AG’s Office Issues Report to Education Committee Re: BCBA Certification

| Feb 20, 2010 | Special Education |

In a report issued January 13, 2010, the Attorney General’s office recommended “as a first step toward full licensure through the Department of Public Health” that the Education Committee of the Connecticut Legislature support one of three options for licensure or certification of behavior analysts operating within Connecticut school districts.  According to the AG’s Office recommendation, any one of the three options would apply to providers of behavior analysis for all students with special education needs, not just those with autism spectrum disorders.  The three options are as follows:

(1) Licensure of behavior analysts through the Department of Public Health;

(2) certification and oversight through the Department of Education of behavior analysts and/or behavior analyst specialty certification for existing licensed school professionals; or

(3) statutorily require local boards of education to hire only behavior analysts who are certified by a national board such as the Behavior Analyst Certification Board or who, in their scope of professional practice, may engage in behavior analysis, such as school psychologists.

 

The AG’s Office report characterizes option 1 as providing “the greatest protection for schools and parents” by requiring state licensing, while option 2 provides “some state agency enforcement authority”, and option 3 establishes “minimum education credentials” and provides “significant discretionary responsibility to local boards of education”.

The report acknowledges that school psychologists and social workers “may include applied behavior analysis in their services” within their scope of practice, a notable departure from the original reports suggesting that in order to provides behavior analyst services, a professional was required to hold a certification from the Behavioral Analyst Certification Board (BACB) based in Florida.  The report also acknowledges that there is no “rational basis for creating separate standards for those who provide applied behavior analysis depending on whether the child has autism spectrum disorder”.  As noted in the report, the state should not require specific licensure or certification when the professional is working within the educational program of a child with autism, but fail to require the same certification when the child has a different diagnosis, or is not yet diagnosed.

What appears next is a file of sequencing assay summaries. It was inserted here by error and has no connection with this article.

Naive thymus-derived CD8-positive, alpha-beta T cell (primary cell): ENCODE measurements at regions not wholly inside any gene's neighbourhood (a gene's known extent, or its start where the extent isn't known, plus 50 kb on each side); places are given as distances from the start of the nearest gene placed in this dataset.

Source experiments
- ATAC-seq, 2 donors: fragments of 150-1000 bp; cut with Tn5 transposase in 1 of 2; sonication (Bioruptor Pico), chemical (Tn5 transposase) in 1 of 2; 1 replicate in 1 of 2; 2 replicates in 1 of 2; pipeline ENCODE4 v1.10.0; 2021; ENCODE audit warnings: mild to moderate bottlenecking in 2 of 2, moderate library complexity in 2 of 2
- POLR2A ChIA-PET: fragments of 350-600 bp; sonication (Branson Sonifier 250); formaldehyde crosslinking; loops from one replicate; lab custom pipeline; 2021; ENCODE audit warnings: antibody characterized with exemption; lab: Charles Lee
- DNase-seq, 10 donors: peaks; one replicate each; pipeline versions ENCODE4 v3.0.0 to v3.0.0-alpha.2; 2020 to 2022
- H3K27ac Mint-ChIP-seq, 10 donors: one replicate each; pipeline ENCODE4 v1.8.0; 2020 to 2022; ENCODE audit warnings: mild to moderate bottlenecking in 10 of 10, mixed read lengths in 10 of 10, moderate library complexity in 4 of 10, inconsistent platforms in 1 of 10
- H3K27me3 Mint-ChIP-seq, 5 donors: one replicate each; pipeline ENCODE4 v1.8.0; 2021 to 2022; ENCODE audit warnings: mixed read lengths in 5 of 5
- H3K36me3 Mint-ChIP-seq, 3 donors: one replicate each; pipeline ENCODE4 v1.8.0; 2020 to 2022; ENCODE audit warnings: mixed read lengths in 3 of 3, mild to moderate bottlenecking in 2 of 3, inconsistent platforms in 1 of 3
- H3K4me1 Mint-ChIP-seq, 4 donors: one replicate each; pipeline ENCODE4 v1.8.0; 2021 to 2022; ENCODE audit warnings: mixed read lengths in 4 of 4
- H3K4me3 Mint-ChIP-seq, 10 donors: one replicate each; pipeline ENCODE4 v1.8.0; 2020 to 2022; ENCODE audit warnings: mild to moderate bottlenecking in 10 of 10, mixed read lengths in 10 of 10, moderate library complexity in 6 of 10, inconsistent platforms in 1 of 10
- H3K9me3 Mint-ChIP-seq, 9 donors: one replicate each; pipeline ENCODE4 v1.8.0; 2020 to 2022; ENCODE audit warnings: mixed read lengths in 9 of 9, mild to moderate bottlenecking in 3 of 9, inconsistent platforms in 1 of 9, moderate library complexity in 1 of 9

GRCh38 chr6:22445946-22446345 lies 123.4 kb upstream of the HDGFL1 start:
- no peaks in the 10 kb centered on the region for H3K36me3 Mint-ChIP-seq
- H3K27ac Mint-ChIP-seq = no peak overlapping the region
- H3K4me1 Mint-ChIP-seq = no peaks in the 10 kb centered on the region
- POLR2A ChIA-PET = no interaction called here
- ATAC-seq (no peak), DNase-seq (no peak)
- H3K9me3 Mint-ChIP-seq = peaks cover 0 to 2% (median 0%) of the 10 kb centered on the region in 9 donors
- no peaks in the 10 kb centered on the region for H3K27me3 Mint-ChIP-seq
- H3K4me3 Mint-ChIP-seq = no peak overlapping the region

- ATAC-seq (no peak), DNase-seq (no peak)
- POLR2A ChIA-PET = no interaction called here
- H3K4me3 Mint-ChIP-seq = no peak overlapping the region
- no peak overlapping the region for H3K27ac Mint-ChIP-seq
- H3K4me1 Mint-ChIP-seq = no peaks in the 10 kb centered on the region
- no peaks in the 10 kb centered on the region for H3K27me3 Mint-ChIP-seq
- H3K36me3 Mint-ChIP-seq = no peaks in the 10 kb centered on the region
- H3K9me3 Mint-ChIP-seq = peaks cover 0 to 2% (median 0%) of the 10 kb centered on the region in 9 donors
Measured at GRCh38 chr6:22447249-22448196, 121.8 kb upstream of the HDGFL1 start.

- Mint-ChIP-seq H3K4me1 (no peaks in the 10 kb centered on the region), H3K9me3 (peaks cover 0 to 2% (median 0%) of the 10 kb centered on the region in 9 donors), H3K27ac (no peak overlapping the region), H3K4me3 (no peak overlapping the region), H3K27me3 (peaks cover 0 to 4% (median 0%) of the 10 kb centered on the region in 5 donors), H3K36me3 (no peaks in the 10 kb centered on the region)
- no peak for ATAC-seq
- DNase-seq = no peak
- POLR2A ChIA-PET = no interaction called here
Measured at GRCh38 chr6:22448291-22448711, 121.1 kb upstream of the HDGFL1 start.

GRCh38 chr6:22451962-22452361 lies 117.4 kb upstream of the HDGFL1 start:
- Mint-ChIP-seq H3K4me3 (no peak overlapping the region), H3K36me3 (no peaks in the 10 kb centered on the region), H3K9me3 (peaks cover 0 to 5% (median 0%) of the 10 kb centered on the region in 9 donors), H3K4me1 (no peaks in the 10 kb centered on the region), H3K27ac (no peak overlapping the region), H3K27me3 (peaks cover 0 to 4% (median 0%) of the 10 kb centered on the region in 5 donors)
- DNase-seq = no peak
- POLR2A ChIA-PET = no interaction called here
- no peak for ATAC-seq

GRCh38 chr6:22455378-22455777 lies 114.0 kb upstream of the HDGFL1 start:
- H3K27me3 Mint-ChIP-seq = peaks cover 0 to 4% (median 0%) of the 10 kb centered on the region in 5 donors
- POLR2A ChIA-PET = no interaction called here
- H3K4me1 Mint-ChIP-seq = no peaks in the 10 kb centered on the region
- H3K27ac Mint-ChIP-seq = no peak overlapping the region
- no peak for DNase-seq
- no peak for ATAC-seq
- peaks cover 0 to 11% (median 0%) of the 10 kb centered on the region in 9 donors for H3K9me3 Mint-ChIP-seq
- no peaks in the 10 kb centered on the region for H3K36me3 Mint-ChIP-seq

The AG’s Office recommends that the Department of Education provide “additional certification or license requirements for those professionals who work in the schools so that they may be able to provide behavior analysis intervention in addition to their other professional services”.  This suggests that the Department of Education will be called upon to develop a specific behavioral analysis certification or endorsement that could be obtained by teachers, psychologists, social workers, or speech and language pathologists to allow them to be qualified as behavior analysts within the school setting.

The report also states that any requirement for licensure or certification would require anywhere from 2 to 4 years to implement, given the need to develop the framework, infrastructure within the Department of Public Health or Education, and time for individuals to obtain the required education and credentials.

One option endorsed by the AG’s Office is acceptance of the Board Certified Behavior Analyst (BCBA) certification by the BACB, which requires a minimum of a master’s degree, 225 contact hours of university graduate coursework in behavioral analysis and 1500 hours of supervised experience.  This certification is already recognized, according to the report, in Florida, California, Texas, Pennsylvania, New York and Oklahoma, as well as within the Connecticut Department of Developmental Services Birth to Three program.  The report estimates that it would take 2 years to get enough individuals certified through this program to meet the demand in Connecticut, where there are currently 130 such individuals practicing.

Interestingly, the proposed legislation attached to the report suggests that if the Commissioner of Education determines there are insufficient personnel in the state to provide the services of behavior analysis either through existing certification or licensure, the Commissioner may authorize individuals with a “bachelor’s degree in a related field” who have completed a minimum of nine credit hours of coursework from a course sequence approved by the BACB to perform the services in question.

Archives

Categories

FindLaw Network